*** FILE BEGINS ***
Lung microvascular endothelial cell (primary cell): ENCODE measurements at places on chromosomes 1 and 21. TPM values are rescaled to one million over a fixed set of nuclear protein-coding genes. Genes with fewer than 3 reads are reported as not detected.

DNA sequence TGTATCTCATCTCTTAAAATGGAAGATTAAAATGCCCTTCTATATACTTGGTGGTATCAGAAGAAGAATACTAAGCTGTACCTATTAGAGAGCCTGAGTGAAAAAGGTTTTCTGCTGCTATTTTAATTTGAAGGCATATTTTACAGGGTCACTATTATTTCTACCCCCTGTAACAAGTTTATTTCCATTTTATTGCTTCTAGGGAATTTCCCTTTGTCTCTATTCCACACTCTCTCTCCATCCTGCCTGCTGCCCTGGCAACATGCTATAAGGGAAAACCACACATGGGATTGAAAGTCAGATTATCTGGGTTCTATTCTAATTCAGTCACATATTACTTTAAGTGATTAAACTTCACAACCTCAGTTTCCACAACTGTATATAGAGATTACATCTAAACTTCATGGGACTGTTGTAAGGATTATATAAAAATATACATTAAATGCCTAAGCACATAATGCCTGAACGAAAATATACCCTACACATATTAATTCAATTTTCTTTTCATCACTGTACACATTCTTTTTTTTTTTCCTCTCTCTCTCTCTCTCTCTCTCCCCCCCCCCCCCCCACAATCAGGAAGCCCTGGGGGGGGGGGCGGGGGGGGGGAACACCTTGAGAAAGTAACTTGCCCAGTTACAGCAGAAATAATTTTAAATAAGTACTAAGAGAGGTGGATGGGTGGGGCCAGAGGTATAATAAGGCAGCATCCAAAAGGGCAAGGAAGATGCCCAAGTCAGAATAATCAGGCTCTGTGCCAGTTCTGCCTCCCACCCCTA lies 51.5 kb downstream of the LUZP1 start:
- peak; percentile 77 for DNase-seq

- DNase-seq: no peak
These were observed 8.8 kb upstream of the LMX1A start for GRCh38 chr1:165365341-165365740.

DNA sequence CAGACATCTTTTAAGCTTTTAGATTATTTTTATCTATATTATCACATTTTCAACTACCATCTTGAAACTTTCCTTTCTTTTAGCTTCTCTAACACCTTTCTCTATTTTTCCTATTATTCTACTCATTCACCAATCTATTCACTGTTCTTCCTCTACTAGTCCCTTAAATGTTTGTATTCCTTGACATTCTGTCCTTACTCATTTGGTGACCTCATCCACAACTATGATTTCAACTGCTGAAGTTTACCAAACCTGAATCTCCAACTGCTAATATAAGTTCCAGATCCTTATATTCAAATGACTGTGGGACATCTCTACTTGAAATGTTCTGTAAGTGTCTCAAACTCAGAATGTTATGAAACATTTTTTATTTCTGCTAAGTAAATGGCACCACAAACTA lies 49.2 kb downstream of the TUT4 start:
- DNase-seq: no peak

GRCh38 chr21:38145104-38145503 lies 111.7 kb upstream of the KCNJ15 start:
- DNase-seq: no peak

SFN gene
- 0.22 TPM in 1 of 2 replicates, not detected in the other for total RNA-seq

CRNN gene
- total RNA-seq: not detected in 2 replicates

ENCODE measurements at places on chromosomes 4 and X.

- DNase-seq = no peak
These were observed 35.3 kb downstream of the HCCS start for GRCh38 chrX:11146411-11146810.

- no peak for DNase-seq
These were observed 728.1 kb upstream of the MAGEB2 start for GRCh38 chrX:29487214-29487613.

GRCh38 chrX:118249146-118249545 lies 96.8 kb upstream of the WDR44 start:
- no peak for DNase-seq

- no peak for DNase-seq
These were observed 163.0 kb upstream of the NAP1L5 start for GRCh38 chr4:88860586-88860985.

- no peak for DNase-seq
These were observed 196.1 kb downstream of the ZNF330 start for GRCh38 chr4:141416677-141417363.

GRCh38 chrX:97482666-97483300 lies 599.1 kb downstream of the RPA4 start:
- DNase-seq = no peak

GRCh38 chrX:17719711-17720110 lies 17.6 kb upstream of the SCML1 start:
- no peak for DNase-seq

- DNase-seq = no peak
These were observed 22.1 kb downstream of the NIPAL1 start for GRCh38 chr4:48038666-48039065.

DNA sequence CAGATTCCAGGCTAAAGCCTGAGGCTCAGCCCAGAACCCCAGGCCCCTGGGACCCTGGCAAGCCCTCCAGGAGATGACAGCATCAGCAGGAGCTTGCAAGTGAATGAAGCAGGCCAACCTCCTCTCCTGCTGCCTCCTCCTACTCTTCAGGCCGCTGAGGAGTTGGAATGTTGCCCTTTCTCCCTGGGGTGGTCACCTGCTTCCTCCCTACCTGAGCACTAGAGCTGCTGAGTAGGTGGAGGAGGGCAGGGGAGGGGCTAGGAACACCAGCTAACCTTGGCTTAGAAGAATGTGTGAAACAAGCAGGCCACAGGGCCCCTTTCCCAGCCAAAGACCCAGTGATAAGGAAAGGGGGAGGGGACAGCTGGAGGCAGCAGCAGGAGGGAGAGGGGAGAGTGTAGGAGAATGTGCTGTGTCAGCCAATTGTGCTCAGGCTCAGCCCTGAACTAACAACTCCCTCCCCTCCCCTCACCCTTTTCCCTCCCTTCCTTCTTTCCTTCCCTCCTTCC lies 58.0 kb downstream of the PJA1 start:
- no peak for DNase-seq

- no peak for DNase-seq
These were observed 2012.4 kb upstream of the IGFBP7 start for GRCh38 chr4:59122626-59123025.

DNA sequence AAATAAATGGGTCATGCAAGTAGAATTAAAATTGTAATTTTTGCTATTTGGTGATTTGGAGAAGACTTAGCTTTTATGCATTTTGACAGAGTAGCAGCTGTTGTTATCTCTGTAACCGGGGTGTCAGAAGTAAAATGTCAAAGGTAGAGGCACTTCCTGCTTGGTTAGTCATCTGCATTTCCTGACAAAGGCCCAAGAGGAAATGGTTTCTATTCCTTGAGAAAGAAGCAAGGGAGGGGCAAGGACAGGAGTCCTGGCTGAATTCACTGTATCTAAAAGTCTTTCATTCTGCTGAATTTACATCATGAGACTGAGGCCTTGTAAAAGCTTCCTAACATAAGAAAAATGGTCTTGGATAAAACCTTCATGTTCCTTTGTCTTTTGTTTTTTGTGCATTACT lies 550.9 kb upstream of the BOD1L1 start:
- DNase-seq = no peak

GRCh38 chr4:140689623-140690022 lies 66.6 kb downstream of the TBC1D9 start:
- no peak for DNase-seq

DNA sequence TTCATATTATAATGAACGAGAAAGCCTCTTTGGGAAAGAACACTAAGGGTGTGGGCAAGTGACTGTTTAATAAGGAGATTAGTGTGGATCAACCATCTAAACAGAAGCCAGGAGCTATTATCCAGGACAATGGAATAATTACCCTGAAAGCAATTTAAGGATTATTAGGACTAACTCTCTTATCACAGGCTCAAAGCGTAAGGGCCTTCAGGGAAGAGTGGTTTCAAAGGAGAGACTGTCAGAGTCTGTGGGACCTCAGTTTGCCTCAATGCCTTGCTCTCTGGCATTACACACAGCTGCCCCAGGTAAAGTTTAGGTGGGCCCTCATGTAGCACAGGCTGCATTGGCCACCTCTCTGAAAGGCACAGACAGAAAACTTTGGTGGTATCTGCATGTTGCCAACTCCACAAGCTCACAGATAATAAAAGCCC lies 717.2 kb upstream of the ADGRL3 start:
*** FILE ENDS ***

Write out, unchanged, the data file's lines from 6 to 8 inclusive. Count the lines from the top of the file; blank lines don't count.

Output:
DNA sequence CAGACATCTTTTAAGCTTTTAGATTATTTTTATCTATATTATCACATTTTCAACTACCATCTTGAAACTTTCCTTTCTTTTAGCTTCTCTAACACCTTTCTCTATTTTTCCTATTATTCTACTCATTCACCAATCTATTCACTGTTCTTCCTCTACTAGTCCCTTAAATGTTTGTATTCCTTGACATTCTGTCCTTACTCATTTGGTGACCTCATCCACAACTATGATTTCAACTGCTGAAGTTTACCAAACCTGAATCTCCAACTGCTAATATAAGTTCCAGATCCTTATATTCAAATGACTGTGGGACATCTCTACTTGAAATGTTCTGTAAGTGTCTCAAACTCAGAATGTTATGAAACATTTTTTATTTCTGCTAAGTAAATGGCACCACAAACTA lies 49.2 kb downstream of the TUT4 start:
- DNase-seq: no peak

GRCh38 chr21:38145104-38145503 lies 111.7 kb upstream of the KCNJ15 start: